All Ruger firearms that were manufactured in 1976 have "Made in the 200th Year of American Liberty" stamped on their barrels. While surfing the Internet one sometimes hears about urban legends, a Ruger urban legend says that 200th year models which are unfired and in the original box will bring a premium. This is one urban legend that I can refute from personal experience, I have never had any success in getting anyone to pay more for a 200-th year model but I do plan to keep trying. Value for 10-22 carbines is in the $250 to $350 range. Marc



15542  - Old Cold? [Colt?]
5/9/2017
Jim, Neenah, WI 54956

Maker: Original Navy Cold, Model: 1861?????, Caliber: ?????, Barrel Length: 8'', Finish: Don`t Know, SN: 48329

Question:
what year was it manufactured? What value might it have?

Answer:
Jim- Too much conflicting or missing information to help much with this one. I assume this is a Colt, not a Cold. The lack of caliber information (usually stamped on the left side of the trigger guard) hinders identification a lot.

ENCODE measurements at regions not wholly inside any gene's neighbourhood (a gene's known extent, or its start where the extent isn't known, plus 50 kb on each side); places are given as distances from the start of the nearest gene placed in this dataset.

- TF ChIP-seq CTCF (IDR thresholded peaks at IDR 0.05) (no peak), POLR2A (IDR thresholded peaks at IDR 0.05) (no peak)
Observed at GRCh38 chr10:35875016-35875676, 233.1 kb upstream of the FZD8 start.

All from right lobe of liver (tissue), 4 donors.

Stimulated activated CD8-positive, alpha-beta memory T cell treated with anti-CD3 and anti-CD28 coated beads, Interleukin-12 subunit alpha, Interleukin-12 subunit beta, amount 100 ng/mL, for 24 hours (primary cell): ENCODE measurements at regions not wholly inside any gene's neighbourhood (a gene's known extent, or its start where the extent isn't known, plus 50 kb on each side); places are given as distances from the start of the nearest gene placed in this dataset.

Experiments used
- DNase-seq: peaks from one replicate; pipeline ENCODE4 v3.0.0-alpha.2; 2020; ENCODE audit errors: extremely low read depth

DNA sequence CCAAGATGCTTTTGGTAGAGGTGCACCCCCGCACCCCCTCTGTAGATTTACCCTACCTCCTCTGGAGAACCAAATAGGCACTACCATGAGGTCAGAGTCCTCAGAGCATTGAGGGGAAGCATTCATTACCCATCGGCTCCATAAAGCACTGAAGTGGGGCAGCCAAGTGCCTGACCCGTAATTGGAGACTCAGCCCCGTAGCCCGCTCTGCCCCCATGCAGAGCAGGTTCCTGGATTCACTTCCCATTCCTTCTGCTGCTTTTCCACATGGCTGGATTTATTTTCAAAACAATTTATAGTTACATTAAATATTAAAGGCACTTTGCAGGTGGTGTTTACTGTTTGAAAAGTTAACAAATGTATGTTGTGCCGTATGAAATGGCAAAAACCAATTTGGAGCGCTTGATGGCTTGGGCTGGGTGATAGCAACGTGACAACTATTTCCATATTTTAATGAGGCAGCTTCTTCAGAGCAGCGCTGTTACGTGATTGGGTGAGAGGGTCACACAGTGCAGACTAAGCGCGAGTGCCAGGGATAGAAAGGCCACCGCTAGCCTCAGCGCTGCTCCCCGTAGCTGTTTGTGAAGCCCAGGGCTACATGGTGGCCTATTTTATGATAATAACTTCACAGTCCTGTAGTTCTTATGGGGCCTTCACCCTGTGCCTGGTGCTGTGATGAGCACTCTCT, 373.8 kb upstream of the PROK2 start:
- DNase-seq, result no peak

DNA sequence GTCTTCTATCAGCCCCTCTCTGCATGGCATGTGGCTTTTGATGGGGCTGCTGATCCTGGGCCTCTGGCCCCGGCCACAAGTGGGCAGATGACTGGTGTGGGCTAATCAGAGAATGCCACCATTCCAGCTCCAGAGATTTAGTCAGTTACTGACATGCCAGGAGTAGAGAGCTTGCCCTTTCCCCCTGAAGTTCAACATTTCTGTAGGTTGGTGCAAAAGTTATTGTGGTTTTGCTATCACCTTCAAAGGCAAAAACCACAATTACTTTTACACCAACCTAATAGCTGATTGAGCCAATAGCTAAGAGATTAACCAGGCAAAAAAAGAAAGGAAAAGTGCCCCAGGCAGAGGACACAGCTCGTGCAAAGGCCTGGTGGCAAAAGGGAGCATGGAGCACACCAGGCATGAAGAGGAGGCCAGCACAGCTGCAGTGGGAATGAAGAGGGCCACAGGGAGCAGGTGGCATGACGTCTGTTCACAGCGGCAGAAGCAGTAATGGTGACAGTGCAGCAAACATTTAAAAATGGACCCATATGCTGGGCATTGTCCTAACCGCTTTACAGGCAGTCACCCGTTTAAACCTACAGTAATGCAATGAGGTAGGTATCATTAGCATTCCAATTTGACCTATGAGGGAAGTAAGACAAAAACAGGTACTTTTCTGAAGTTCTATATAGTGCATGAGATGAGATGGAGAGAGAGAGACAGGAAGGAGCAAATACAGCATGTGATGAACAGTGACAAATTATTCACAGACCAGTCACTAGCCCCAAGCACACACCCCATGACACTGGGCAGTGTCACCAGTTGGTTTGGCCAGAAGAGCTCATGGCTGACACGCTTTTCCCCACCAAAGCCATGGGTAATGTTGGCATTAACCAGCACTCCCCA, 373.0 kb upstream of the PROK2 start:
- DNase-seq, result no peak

The Model 1861 was a “Navy” model with 7.5 inch barrel, and the Model 1851 Navy also had the 7.5 inch barrel. The Model 1860 was the .44 caliber “Army” model, and those had 8 inch (or sometimes 7.5 inch) barrels.

Guessing that this is actually a Model 1860 .44 caliber with 8 inch barrel, with serial number 48329, this would have been made in 1862, and guns in that range were in the field with Union troops by the summer of 1863. Given the uncertainty of the identification, I won’t even guess at value which will also depend a lot on condition. John Spangler




15610  - Luger Assembly Problems
5/6/2017
Scott

Maker: P.08, Model: Byf 41, Caliber: 9mm., Barrel Length: 4 -A- Inches, Finish: Blue, SN: ?